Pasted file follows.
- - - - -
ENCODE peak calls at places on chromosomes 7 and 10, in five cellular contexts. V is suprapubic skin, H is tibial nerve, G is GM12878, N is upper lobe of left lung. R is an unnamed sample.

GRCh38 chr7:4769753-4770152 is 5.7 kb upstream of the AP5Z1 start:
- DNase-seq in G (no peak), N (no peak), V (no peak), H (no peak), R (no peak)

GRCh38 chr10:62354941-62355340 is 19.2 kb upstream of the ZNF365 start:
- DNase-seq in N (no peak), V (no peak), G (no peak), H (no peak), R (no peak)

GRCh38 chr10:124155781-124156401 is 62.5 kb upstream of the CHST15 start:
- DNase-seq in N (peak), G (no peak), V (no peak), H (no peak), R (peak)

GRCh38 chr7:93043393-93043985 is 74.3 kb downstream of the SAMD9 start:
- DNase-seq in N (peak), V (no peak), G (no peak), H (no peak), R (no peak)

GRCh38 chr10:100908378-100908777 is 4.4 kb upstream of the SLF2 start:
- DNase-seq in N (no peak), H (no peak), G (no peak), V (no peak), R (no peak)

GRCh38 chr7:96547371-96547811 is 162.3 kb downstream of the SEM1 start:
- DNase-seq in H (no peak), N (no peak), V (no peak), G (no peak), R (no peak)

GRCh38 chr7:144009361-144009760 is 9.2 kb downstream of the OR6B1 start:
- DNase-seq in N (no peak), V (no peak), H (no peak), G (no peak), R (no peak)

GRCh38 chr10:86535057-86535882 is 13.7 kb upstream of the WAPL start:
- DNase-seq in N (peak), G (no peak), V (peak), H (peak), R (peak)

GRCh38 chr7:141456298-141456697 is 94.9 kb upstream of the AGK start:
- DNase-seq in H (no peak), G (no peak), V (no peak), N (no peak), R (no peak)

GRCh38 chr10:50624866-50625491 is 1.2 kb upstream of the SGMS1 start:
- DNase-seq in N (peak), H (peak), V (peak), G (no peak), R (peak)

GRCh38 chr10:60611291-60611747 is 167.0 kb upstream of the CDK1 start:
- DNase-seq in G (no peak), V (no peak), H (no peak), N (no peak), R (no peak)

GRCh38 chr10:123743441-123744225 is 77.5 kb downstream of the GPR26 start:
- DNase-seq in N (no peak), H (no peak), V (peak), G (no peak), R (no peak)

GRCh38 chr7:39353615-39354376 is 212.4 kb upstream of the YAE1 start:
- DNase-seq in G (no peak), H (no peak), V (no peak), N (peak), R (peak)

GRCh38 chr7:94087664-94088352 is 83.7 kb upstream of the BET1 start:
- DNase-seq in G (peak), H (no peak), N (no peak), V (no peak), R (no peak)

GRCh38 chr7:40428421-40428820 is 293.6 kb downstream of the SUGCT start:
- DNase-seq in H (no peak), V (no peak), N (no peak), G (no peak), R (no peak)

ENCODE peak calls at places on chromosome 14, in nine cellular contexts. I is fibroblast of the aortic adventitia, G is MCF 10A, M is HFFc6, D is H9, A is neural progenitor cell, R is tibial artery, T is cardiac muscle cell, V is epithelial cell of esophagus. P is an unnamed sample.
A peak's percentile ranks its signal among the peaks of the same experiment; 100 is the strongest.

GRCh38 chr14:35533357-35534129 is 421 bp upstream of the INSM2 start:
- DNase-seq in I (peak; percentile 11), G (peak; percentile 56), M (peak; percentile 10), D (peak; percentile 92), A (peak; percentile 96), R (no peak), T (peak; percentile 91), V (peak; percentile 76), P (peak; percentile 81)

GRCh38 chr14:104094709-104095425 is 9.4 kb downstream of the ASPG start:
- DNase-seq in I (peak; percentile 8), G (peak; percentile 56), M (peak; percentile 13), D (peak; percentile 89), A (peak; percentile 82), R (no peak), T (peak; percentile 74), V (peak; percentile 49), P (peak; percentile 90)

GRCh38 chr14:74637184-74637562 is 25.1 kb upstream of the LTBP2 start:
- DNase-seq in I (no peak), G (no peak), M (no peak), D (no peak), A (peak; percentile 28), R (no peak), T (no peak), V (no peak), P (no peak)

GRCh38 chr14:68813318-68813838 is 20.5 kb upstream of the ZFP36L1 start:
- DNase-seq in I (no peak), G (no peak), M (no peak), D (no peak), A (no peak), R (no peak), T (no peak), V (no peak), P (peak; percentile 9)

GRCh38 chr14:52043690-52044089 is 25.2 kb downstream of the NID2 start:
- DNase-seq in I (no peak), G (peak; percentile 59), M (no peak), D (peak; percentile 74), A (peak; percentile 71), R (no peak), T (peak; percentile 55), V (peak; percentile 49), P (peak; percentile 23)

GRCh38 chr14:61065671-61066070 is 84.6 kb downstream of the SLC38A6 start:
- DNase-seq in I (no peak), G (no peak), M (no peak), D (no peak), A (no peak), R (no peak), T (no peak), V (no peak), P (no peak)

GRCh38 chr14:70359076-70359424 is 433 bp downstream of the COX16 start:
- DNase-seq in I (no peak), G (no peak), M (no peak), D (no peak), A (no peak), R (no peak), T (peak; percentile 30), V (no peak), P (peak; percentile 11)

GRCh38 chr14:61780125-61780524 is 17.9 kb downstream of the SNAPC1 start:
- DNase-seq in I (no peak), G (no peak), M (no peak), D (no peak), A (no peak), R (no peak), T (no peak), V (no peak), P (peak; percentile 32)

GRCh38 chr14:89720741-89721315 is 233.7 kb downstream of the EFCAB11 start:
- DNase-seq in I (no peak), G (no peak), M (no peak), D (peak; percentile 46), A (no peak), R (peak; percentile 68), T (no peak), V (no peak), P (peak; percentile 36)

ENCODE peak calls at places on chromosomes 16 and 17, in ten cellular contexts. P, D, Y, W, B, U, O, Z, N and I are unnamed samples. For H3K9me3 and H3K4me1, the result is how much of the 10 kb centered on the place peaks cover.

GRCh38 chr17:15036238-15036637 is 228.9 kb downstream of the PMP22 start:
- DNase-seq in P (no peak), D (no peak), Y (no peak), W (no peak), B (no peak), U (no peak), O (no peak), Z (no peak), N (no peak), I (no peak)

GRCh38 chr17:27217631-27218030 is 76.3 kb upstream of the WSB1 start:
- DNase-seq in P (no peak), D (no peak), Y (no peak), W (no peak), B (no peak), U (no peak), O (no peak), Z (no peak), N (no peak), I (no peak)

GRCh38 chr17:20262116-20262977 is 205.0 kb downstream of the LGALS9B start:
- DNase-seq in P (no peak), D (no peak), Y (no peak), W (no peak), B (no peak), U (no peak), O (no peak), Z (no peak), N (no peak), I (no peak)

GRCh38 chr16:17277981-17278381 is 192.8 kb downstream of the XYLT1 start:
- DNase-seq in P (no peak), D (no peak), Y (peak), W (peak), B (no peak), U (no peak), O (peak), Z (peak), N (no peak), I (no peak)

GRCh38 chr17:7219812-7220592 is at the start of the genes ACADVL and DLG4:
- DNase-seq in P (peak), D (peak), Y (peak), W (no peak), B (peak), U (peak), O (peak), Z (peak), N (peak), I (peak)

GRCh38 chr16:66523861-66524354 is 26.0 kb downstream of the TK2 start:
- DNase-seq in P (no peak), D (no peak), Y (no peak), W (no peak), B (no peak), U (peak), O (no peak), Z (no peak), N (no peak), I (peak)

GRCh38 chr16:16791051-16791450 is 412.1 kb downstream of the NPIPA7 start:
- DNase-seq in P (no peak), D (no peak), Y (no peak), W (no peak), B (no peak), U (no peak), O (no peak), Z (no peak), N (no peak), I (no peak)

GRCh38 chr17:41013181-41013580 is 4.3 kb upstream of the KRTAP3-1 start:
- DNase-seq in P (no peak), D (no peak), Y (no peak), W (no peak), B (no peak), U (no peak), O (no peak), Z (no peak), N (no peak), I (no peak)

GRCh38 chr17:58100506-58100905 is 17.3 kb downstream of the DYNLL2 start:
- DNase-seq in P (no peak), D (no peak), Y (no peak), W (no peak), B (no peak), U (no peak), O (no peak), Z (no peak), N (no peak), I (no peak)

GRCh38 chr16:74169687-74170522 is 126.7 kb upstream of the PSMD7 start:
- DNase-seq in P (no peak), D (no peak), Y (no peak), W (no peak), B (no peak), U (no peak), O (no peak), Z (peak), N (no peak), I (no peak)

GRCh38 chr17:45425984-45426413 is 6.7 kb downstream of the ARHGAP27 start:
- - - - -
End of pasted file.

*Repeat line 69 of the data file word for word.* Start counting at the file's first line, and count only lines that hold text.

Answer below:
GRCh38 chr17:58100506-58100905 is 17.3 kb downstream of the DYNLL2 start: